between what was then the towns of Sandown, Chester and Hawk. She
was the youngest daughter for five, and was put to work as soon as
she could. Her mother a tailor, Blay probably had sewing skills.
She is believed to have
taught until February or March of 1768, before her death.
Over the summer, Marvin said
it is likely people knew of Blay's pregnancy. She had probably let
out her dresses from the back, making room for her ever growing
The law at the time stated
that concealment of a bastard child, whether or not it survived
birth, was a capital crime, punishable by hanging. To prove there
was no concealment, Blay would have had to provide information she
had prepared for the birth, perhaps by having contacted a midwife,
something she had not been able to bring forward.
She found herself on the
floor of the barn on her 31st birthday, giving birth to a
stillborn baby girl, alone.
"Imagine giving birth in a
barn at night by yourself," Marvin said. "She's 31 years old.
She's not a spring chicken. She's probably terrified."
The baby was probably born
with bruises typical of a difficult birth. She hid the child
beneath the floorboards of the South Hampton barn out of shame and
When men come to perform an
autopsy on the body, it had been three days. She was not accused
of killing the baby, but for hiding the premature birth.
"No, she did not kill the
child, or have any intent to kill the child," Marvin said. "She
had made preparations for the child's birth."
The father of the child is
unknown, Blay took that to the grave. It was likely the father
could have been a prominent man, a married man or even another
Her trial took place over the
summer of 1768 and she was sentenced to be hung on Nov. 24. She
was given three reprieves. They were probably given to allow her
to "come to terms with her maker," Marvin said.
On Dec. 23 she got the final
reprieve, which set her hanging date for Dec. 30.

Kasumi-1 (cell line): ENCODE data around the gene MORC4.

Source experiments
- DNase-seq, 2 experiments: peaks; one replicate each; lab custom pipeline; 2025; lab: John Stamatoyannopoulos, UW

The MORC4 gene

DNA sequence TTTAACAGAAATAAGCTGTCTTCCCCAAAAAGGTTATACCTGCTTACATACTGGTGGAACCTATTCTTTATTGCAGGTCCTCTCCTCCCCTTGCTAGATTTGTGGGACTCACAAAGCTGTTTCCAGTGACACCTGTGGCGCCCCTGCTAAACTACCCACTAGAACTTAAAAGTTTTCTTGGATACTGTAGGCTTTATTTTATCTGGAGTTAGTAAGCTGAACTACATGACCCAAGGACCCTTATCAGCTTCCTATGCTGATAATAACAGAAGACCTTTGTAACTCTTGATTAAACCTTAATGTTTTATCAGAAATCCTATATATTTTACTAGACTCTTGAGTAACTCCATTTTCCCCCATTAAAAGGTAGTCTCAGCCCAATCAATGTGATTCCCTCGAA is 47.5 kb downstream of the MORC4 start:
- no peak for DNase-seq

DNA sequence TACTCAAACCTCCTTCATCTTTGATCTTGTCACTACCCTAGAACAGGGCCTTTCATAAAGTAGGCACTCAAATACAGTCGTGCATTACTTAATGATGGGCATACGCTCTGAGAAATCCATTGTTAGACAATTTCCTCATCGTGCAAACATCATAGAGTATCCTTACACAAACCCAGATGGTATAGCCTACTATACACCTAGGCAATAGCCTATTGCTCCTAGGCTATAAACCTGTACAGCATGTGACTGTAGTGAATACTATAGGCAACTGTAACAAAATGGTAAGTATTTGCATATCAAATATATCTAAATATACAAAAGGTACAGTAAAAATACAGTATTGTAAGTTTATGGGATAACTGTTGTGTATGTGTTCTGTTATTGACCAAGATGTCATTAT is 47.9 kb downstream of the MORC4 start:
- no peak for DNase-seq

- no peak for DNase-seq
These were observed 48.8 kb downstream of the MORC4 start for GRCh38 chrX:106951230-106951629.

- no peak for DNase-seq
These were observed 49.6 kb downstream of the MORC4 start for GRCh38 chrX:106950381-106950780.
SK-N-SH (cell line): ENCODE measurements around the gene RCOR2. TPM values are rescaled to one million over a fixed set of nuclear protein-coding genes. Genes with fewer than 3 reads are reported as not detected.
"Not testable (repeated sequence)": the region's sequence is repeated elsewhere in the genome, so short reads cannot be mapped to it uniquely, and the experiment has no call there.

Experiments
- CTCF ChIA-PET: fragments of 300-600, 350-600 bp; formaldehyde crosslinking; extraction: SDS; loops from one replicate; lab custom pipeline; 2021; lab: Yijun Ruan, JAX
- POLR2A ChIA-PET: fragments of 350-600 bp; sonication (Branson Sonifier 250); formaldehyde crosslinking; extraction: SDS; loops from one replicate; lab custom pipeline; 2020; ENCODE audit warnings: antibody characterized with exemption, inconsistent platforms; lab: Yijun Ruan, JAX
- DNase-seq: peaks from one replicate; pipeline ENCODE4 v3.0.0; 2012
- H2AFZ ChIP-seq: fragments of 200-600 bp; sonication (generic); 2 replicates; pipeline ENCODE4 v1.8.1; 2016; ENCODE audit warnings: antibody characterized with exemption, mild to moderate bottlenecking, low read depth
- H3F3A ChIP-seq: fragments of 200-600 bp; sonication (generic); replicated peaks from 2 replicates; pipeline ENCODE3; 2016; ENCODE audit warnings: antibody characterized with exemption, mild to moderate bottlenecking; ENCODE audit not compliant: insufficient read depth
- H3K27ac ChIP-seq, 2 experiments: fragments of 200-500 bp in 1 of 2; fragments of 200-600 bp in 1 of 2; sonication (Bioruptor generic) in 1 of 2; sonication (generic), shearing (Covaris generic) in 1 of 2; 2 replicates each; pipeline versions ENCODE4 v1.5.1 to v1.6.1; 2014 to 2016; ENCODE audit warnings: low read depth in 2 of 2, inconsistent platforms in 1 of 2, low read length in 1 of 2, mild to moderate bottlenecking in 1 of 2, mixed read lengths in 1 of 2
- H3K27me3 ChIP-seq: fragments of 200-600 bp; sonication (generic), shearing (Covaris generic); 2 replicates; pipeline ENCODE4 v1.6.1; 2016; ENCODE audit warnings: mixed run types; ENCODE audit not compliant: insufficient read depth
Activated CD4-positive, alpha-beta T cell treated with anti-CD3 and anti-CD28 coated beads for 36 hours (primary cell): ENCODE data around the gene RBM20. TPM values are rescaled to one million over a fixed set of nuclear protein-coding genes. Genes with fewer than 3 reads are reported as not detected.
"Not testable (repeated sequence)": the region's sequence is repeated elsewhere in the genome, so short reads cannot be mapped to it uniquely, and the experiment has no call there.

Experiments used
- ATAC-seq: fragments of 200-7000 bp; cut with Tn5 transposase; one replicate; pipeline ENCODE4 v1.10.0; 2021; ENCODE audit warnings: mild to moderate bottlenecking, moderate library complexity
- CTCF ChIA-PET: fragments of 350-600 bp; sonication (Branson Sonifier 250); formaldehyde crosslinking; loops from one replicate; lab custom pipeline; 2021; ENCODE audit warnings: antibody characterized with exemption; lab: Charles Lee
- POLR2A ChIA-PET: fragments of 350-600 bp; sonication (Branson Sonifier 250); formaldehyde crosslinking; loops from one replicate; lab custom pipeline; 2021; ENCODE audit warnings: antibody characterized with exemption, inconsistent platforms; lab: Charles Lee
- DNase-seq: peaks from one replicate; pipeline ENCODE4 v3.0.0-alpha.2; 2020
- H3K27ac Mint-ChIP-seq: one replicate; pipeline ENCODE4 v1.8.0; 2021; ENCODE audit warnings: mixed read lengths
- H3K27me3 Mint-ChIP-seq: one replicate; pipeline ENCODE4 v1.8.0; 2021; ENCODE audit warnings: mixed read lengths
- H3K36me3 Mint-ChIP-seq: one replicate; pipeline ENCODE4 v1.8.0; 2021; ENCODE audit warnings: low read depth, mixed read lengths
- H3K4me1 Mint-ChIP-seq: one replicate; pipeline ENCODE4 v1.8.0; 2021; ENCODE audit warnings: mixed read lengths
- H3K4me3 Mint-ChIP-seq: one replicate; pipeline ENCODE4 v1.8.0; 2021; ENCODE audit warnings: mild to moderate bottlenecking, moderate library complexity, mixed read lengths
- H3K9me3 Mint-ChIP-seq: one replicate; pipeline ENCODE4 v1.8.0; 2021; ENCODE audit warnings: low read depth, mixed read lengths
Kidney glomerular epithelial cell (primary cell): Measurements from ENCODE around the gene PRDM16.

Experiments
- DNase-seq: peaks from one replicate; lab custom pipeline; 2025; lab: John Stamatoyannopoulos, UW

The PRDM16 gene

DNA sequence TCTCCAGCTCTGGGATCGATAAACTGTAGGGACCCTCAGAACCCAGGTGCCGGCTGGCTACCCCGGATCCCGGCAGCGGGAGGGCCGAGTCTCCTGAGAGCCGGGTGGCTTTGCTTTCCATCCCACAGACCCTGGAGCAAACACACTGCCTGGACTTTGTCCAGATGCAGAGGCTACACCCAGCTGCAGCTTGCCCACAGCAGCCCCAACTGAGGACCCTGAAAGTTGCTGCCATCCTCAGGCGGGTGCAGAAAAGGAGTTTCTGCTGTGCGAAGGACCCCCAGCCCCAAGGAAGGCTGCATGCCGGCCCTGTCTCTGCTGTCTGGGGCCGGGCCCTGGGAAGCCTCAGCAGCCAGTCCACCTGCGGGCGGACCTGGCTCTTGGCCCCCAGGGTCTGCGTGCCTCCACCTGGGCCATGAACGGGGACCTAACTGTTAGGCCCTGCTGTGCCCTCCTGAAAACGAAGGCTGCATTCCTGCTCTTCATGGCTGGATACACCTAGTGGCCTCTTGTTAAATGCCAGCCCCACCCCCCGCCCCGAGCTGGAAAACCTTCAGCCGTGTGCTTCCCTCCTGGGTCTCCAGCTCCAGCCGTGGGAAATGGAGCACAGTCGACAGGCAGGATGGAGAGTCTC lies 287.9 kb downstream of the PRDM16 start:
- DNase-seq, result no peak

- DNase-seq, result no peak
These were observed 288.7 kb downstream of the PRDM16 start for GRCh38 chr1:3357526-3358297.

Blay spent her last night
writing a statement in the presence of three witnesses, most
likely sitting shackled in the prison where she was kept for the
previous five months. She stated her innocence until the end.
The next morning, she was
taken from the jail on Prison Lane, now Chestnut Street. By
horse-drawn carriage, she was driven to the hill, probably with
her wooden casket beside her.
Frequently women who were
sentenced to be hung would wear fine attire, hoping to please God
upon entrance to what they hoped would be heaven.
"You would probably wear
whatever is nice — silks, satins," Marvin said.
However, there is no recorded
information indicating what Blay wore that day, despite other
accounts of her death.
Today, standing atop the high
ground where Blay was most likely hung, the view is of gravestones
and trees. No longer is there a clear view to the open sea, as
Marvin believes Blay would have had that fateful day.
It's unknown what Blay looked
like, as information about her features wasn't available. She was
most likely in distress before she was hung, and newspaper
clippings state she was begging for a few more moments to live.
Many renditions of Blay's
death have been flourished with information that Marvin, a
volunteer at the Portsmouth Athenaeum, said can't be proven. In
one account, Blay is said to have seen the ghost of her dead baby
sitting on the windowsill of the home she was in during her house
arrest before being moved to a jail cell.
Another says the sheriff hung
her early so he could go home and have dinner.
"That is false," Marvin said.